Avoiding the intern churn ‘n burn

Tips, hints and shared thoughts on internship programs

When I hear horror stories in regards to internships and work experience students, I’m filled with both disappointment and determination. Disappointment that businesses would treat students so appalling and that the students have missed out on a great opportunity and determination to continue the great work we are doing with our internship program at McLaughlin & Associates lawyers.

While some businesses, both in law and other sectors, may have a churn them out approach to internships which ends up with intern burn out, not everyone is like that and an internship can be a very rewarding experience for both intern and employer.

Our program has been running successfully for many years and I’d like to share my experiences, tips and hints for law students considering an internship, to assist interns to select the right firm for them and ensure a rewarding outcome.

Understanding Internships

The first issue is really to understand what an internship really is, how each firm defines their internship and then align your aspirations with those specifications.

Most students will qualify for their Law Degree without ever having stepped foot inside a legal office.  It is not the student’s fault, though it is extraordinary (and disheartening) that you have the situation of law graduates pouring out of universities, never having been inside a law office, at least as a practitioner.

In my generation, you would serve what was called “articles of clerkship” which was basically an apprenticeship for lawyers.  You started at the very bottom of the rung when it came to the hierarchy of the work place and over time during your ‘apprenticeship’, worked your way up so that upon graduation you had at least two years of experience working in a legal office.

The purpose of an internship program today is to give law students, at least some of that same apprenticeship experience, by working in a law firm for a set period.

Getting an Internship

Of course the first step is actually getting accepted into an internship program with a law firm.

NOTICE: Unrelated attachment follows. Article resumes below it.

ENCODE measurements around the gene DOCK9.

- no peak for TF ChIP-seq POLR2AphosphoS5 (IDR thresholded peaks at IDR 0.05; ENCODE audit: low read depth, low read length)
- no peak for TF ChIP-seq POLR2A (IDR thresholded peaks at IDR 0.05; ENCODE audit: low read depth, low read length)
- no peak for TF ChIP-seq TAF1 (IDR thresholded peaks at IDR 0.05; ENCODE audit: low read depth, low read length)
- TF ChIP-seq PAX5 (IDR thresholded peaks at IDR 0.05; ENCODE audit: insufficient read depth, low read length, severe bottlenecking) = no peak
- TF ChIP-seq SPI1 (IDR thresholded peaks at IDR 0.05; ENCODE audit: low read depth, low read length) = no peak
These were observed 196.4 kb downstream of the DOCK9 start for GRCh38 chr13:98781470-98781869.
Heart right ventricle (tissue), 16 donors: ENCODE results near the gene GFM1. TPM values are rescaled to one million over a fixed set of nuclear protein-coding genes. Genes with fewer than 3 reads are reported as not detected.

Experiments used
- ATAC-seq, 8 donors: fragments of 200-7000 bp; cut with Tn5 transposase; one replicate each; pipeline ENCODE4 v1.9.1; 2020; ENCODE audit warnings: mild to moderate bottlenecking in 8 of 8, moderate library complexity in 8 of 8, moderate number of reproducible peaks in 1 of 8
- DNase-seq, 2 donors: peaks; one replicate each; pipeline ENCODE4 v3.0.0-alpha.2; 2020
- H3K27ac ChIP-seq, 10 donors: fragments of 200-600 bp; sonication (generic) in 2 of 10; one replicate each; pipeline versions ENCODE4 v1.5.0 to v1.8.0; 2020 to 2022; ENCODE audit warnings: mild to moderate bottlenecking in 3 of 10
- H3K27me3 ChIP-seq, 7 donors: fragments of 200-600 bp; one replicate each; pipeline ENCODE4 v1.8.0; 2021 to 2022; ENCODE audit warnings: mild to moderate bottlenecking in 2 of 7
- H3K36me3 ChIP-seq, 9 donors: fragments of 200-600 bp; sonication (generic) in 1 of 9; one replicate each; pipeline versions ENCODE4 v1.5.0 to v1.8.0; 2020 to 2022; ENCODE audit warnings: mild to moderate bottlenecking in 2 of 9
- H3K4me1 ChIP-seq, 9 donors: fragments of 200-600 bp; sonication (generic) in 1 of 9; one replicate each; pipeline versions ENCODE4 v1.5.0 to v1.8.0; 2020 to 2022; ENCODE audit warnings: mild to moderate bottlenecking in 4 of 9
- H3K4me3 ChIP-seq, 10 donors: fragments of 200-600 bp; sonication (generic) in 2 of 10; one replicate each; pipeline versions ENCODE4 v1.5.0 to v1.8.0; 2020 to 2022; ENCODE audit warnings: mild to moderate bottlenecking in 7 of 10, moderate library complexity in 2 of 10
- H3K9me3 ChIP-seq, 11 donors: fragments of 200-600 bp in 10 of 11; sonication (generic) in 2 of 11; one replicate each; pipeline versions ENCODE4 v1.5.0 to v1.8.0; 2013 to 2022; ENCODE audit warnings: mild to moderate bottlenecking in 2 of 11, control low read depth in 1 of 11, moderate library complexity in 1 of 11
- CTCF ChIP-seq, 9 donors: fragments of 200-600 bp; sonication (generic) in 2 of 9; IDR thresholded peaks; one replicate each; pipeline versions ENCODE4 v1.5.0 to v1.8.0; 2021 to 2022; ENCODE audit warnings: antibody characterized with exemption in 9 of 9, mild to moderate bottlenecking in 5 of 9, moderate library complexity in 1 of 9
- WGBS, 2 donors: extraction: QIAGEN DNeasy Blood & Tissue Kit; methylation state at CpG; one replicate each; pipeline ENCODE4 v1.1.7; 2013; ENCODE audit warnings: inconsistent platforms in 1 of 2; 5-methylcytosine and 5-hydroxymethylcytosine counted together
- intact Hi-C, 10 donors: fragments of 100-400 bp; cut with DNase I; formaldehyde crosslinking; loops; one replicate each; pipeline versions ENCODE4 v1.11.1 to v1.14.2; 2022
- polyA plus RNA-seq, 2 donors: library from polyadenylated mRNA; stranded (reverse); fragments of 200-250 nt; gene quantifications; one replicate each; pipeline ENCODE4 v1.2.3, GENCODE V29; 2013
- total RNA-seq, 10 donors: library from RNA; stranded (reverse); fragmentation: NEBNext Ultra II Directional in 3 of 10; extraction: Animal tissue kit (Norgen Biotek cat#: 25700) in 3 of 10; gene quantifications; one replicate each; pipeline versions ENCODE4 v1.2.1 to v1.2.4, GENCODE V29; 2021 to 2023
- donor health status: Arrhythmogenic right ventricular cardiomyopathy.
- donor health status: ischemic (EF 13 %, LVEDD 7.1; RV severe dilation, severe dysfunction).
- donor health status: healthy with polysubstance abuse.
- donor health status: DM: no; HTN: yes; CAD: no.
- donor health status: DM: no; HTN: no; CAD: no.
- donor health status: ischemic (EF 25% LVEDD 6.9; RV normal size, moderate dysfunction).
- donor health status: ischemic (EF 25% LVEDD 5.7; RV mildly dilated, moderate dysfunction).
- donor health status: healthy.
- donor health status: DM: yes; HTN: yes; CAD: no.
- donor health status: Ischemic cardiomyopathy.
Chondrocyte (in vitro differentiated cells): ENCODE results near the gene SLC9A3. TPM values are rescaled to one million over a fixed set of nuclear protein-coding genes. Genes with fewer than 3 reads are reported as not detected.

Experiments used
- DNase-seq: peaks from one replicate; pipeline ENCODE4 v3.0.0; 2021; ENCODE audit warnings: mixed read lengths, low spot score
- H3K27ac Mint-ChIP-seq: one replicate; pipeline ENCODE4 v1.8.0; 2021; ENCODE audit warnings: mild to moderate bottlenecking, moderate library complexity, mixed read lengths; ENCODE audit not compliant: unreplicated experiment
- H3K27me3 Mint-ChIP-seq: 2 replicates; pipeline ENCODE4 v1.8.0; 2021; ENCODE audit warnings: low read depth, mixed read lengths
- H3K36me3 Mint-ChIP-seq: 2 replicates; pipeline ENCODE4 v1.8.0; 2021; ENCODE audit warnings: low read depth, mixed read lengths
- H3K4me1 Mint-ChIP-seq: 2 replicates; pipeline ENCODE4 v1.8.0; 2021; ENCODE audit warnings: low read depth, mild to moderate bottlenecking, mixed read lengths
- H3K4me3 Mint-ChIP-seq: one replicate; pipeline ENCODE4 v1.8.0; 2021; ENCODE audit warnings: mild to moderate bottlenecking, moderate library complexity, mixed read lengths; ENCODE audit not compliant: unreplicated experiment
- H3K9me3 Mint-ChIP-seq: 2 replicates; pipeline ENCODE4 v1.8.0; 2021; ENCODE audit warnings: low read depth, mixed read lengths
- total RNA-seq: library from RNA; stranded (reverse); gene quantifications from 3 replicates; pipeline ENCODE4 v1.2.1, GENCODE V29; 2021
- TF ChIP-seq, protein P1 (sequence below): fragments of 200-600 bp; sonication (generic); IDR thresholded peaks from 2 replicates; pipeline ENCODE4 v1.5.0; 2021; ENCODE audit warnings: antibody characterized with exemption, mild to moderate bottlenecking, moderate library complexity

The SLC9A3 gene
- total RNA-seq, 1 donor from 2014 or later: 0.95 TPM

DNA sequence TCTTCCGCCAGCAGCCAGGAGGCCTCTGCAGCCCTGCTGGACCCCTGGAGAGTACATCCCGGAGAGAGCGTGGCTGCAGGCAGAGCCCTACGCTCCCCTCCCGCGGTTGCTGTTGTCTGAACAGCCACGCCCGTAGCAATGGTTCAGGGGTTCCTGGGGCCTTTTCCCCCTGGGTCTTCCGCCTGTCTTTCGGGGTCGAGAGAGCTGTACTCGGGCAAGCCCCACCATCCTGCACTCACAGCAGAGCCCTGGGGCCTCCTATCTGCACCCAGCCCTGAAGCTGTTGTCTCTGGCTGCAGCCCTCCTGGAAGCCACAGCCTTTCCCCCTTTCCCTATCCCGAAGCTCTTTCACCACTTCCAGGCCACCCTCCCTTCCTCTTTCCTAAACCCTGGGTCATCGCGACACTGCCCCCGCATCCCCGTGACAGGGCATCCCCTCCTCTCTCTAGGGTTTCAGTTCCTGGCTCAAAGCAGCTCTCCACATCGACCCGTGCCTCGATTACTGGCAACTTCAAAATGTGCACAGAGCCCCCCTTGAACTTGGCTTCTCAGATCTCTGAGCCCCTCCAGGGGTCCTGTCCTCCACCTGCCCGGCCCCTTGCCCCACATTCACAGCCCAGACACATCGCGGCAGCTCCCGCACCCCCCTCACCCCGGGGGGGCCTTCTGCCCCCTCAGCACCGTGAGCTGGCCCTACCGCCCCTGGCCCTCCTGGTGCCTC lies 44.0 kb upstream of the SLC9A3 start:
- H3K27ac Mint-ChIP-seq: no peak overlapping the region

As I explain to students during our induction process, they are one of thousands of students graduating each year with a Law Degree looking for a job. To prospective employers, they basically all present in fairly much the same way.

They have all gone to school, tick, gone to a university, tick, graduated with a Law Degree, tick.

They have all worked part time at a fast food chain, dress shop or retail outlet or the like, and they all love sport and cooking.

Apart from their GPA, there is nothing to differentiate them from the pack. I note that a good GPA does not of itself mean you are going to make a good lawyer or be a good fit for a legal office.

So an internship is a great way to achieve a level of work experience and real case knowledge to differentiate you from the rest of your graduating class.

Internships are valuable and viewed positively by most potential employers so it is worthwhile to have an internship on your resume when applying for your first law firm job.

To get that internship, I advise doing your research to find a firm with a program that is a good fit with your aspirations, has a structured program with a clear pathway to an outcome and has verifiable testimonials or results which you can assess.

You need to approach an application for an internship with the same detail and diligence that you would for a job application. Highlight what it is that makes you special and worth the while of the firm to have you as an intern.

What to Expect

At McLaughlin & Associates Lawyers, we describe our internship program as boot camp for law students!  Basically a crash course in learning how to fit in and work within a team environment in a legal office.

The opportunity our interns are given is to be able to stick their head up above the crowd and be recognised by future employers as someone who has used their initiative and sacrificed their time to try and get ahead of the field and gain some valuable experience.

We can’t speak on behalf of the entire law fraternity but the aim of our program is to have interns move onto full-time paid employment.  That is our end goal and how we judge the success of the program.

We have situations where students, whilst undertaking their internship will be offered full-time jobs and have to leave our legal internship midstream.  That is cause for great celebration because it means our program is working and achieving its goal.

You also need to be aware of your obligations as an intern as most firms operate internship programs essentially as an altruistic service, not as an income-generating, profit-making exercise.

In our case, we do not get subsidised, we do not receive any grants or government handouts.

We run internship programs because we want to and in turn, we expect our interns to value and respect the opportunity they have been given.

We believe in giving back to our community and we believe it is our duty, our responsibility to help the next generation of lawyers who are embarking on their career.

I hope these thoughts will assist you avoid the intern churn ‘n burn and that you achieve the outcome you are seeking.

By John McLaughlin
Principal, McLaughlin & Associates Lawyers